Several automakers are alarmed over reports hackers can take control of vehicles. Fiat Chrysler has issued a recall for 1.4 million vehicles after cybersecurity researchers demonstrated Jeep Cherokees could be remotely hacked. A video was recently uploaded to YouTube showing hackers could kill Jeep Cherokee engines remotely. The company has issued recalls for vehicles made between 2013 and 2015 with 8.4-inch touch screens.
Finance news website Bloomberg now reports Fiat Chrysler knew of the hacking risk 18 months ago and waited to tell federal regulators.
However, Fiat Chrysler is not the only brand of vehicles that can be controlled remotely. Cybersecurity researchers are now warning the Tesla Model S sedan can be shut off while driving. According to the researchers, a new patch delivered six major flaws that could allow hackers to take control of the vehicles.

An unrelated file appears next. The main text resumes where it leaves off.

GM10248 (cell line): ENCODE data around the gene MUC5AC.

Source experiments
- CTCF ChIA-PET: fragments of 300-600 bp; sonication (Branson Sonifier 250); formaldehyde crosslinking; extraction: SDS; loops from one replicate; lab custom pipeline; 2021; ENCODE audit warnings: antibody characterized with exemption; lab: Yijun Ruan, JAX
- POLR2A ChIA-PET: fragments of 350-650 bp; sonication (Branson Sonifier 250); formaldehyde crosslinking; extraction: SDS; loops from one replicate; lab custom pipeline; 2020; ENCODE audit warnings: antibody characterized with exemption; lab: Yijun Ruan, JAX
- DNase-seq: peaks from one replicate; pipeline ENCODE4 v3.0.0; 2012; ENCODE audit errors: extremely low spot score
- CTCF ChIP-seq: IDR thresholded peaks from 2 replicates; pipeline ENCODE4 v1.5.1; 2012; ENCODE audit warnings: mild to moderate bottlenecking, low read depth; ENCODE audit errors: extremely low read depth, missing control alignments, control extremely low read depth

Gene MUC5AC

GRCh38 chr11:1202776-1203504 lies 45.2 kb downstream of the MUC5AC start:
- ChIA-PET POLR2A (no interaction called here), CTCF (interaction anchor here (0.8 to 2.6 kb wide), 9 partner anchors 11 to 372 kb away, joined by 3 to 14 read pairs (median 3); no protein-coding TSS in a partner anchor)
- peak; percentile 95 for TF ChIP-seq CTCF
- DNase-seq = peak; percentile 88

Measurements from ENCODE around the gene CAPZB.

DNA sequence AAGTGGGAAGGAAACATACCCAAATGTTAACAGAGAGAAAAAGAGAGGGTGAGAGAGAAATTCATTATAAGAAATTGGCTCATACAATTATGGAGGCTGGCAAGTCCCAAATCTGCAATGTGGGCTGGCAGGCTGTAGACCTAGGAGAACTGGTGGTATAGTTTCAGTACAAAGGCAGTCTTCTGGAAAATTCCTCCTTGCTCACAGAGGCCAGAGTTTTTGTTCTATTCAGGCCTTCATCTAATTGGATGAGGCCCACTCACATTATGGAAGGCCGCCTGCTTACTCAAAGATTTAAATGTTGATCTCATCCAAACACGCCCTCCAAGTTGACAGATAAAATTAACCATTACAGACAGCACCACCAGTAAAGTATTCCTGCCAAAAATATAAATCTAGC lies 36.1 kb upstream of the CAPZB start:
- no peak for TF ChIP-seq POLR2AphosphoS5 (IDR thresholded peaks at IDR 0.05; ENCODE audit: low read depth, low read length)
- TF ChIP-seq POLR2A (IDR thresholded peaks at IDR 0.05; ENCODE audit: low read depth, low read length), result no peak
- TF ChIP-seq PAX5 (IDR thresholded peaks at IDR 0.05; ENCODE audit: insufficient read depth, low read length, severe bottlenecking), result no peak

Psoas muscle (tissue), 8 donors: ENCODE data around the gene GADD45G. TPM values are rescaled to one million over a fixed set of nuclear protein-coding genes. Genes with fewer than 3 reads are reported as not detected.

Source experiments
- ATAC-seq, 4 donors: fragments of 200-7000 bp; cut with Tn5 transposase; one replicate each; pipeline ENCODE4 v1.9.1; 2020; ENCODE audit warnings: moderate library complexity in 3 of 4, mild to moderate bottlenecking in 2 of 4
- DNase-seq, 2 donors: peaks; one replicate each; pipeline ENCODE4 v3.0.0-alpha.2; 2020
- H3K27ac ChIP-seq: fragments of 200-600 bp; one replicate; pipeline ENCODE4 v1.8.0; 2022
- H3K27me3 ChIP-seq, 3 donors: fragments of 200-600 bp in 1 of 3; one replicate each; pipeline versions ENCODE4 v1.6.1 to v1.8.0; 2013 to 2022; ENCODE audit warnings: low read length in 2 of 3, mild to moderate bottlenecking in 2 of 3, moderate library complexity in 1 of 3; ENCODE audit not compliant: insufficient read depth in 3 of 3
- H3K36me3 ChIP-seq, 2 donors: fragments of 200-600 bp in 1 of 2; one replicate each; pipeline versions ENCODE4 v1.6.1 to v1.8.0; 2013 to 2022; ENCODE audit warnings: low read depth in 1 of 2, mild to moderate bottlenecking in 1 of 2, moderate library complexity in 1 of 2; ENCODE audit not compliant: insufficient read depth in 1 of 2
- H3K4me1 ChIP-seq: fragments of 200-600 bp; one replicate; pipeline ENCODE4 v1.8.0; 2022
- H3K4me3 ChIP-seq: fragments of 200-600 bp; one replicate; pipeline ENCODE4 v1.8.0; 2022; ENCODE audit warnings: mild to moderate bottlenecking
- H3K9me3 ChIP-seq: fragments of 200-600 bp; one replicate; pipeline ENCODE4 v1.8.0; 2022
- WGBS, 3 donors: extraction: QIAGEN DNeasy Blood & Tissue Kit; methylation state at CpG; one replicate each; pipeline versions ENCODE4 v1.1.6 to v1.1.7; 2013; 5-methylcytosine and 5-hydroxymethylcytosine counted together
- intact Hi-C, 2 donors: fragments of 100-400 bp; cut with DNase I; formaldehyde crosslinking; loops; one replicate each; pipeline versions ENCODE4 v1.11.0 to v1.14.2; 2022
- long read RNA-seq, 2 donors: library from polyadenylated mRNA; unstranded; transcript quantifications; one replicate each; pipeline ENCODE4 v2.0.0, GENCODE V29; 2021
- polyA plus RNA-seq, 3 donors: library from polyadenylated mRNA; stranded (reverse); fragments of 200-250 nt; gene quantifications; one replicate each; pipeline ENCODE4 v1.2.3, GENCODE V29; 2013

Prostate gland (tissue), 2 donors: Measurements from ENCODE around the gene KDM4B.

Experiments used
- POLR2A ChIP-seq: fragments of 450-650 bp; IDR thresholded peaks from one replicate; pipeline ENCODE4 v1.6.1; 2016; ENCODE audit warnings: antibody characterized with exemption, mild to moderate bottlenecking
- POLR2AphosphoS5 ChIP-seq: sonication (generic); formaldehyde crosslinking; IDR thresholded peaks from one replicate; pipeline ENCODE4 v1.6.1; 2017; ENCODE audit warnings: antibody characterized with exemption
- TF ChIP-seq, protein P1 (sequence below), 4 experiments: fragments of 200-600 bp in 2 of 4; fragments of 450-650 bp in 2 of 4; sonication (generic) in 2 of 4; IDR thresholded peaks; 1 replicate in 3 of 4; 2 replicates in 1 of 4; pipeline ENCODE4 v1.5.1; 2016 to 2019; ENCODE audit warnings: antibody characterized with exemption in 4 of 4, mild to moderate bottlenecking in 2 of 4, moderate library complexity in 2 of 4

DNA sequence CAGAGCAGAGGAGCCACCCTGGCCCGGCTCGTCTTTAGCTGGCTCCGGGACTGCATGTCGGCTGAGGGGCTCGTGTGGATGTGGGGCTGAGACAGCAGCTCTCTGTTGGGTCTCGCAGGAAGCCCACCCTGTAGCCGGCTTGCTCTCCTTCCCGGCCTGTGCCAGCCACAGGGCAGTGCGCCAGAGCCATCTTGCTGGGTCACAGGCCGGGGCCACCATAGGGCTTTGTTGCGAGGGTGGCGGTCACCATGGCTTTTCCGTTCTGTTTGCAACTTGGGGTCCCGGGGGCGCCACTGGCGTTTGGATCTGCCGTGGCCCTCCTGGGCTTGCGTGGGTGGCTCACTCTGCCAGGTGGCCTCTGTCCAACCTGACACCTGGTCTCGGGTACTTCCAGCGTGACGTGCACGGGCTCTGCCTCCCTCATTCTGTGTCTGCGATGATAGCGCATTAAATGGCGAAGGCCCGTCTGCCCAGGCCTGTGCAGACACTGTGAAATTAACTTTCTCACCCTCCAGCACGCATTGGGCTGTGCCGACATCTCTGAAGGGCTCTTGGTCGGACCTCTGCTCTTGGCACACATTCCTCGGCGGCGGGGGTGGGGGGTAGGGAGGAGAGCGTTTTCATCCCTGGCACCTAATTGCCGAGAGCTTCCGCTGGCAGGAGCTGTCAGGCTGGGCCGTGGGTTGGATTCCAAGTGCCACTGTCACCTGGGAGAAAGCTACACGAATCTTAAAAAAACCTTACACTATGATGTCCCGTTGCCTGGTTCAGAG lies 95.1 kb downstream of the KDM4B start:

At the Black Hat cybersecurity conference in Las Vegas, the researchers responsible for the Jeep hack will demonstrate security flaws in General Motor’s OnStar navigation system. The conference is alluding to the possibility that many other vehicles could be vulnerable to hacking attempts.
Can Regulators Stop Vehicle Hacking Attempts?
Many new vehicles now have as many as 40 computers running 20 million lines of software code. Cybersecurity researchers have shown the sheer amount of code gives hackers many ways to commandeer vehicles. For example, the Jeep exploit took advantage of vulnerabilities in the vehicle’s radio.
Some auto industry experts believe the National Highway Traffic Safety Administration lacks the resources and expertise to counter vehicle hacking. It is likely future updates on this issue will be abundant.
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